Hearing loss is the most common service-connected disability for American Veterans. It is also a common problem among the general population, impacting more than half of Americans aged 75 or older.
Veterans who experienced a single explosion are at increased risk of permanent hearing loss. Sometimes, the damage can be managed with a traditional hearing aid, which acts like a microphone and amplifies sounds for the person wearing it. When the damage is too severe, hearing aids are limited in the amount of benefit they can provide.
Dr. Randall works with Sheasby during follow-up tuning appointment.
Once a hearing aid no longer helps, a surgical option called a cochlear implant might be a possibility. A cochlear implant bypasses the damaged areas and directly stimulates hearing nerves which can bring more sound and more understanding to the brain.
Implant surgical center at New Orleans VA
In 2020, the Southeast Louisiana Veterans Health Care System opened a full cochlear implant surgical center at the New Orleans VA.
Hearing loss is an “invisible disability that can make a patient feel alone and drastically decrease their quality of life,” explained Dr. Cynthia Randall, audiologist at the Southeast Louisiana Veterans Health Care System. “Many people with hearing loss withdraw from society. Once enjoyable events, like family gatherings, parties and conversations now become quite stressful scenarios.”
In January 2021, 81-year-old Army Veteran Reynolds Sheasby received the first cochlear implant at the new surgical center in New Orleans. Sheasby has a history of hearing loss in both ears dating back to the 1960s.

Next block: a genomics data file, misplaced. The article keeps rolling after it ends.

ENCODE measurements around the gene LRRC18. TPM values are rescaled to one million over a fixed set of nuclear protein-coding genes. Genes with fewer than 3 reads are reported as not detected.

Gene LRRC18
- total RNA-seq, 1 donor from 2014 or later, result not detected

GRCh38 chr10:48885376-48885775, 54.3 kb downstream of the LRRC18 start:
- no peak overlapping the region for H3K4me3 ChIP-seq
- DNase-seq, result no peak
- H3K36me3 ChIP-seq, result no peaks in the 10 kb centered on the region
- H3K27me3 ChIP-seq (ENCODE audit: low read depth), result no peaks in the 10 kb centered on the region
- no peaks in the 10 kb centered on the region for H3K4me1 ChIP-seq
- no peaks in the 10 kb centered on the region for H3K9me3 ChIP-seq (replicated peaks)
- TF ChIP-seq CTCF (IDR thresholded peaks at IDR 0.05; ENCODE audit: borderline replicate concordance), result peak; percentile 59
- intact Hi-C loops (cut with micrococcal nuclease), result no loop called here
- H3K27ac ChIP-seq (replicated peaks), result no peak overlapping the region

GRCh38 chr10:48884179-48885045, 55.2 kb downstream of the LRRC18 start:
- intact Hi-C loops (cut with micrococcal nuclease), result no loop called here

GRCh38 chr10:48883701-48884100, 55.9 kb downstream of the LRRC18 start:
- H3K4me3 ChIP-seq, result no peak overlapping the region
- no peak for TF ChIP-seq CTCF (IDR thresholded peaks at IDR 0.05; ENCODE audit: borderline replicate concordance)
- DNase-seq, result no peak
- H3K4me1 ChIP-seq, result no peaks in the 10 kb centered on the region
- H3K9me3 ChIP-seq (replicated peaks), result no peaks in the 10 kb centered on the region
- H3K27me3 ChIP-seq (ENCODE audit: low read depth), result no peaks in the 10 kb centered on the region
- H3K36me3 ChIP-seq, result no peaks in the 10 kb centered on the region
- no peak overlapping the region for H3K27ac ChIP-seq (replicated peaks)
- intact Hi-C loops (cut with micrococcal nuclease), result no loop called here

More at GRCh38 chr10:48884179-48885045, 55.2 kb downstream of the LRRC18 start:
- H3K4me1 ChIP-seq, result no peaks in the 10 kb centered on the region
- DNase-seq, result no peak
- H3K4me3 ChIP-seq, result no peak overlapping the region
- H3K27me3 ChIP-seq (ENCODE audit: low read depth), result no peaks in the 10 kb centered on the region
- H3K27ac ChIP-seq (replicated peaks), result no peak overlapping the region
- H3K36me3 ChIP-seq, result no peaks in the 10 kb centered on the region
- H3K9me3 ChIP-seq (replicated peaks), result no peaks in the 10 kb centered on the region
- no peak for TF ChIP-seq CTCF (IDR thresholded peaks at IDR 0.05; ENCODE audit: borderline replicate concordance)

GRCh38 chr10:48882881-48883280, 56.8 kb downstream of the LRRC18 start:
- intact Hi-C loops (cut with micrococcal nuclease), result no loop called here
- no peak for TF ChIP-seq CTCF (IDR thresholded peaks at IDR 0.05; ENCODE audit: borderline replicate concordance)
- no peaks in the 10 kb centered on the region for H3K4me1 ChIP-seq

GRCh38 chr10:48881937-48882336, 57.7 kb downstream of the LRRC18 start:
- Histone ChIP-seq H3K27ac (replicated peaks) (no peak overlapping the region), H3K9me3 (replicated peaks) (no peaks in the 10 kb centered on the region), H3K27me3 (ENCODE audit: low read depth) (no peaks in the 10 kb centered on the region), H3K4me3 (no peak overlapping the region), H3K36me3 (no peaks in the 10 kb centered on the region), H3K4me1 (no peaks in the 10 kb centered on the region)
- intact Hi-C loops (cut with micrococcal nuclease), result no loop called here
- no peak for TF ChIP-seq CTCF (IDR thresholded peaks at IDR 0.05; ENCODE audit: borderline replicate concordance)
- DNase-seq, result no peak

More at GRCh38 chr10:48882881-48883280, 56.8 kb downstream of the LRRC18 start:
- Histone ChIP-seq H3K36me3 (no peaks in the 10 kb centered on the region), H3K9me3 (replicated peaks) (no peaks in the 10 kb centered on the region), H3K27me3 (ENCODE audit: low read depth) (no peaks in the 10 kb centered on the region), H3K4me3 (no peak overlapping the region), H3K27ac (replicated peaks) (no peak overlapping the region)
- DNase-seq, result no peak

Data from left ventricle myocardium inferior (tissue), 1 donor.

In the Army, Sheasby served in the artillery and often worked around heavy machinery. One time on duty, the sound of explosives punctured both ears and deafened him for a week.
Brain needs time to adjust to new pathway
“The damage to Mr. Sheasby’s ears was significant and longstanding,” Dr. Randall explained. “Also, he underwent the surgery at an older age. These are just a couple of factors that may negatively influence a patient’s results.”
In Sheasby’s case, those factors suggested a difficult road to recovery. Not all benefits from a cochlear implant happen immediately and auditory therapy after the procedure generally brings significant improvements over time.
“It’s not like you flip a switch and all of a sudden the patient can hear everything again,” explained Dr. Neal Jackson, who performs the surgeries. “It is a gradual learning process that can sometimes take up to twelve months, but we usually get good results within six to nine months.” The brain needs time to adjust to the new pathway the cochlear implant creates between the ear and brain.
Sometimes, he can hear the birds
“There is no doubt this surgery has changed our lives,” said Sheasby’s wife Pemmie. “Prior to the surgery, there was little to no conversation between us without misunderstanding many words.” There are still misunderstandings, she said, but he has improved.
Two months after the surgery, the changes have been significant. He said he now feels more alert and has a clearer understanding of what is going on around him. Sometimes, he can even hear the birds when he sits outside.
“Sometimes I wish I would progress faster,” Sheasby said. “But my work with a therapist is helpful and makes me feel good about my progress.”
Randall said she is grateful to have the opportunity to help Sheasby and other Veterans, and is excited to bring the gift of sound to her future patients. “Let us help reconnect you with the ones you love and improve your quality of life. We are here to support you on your new hearing journey.”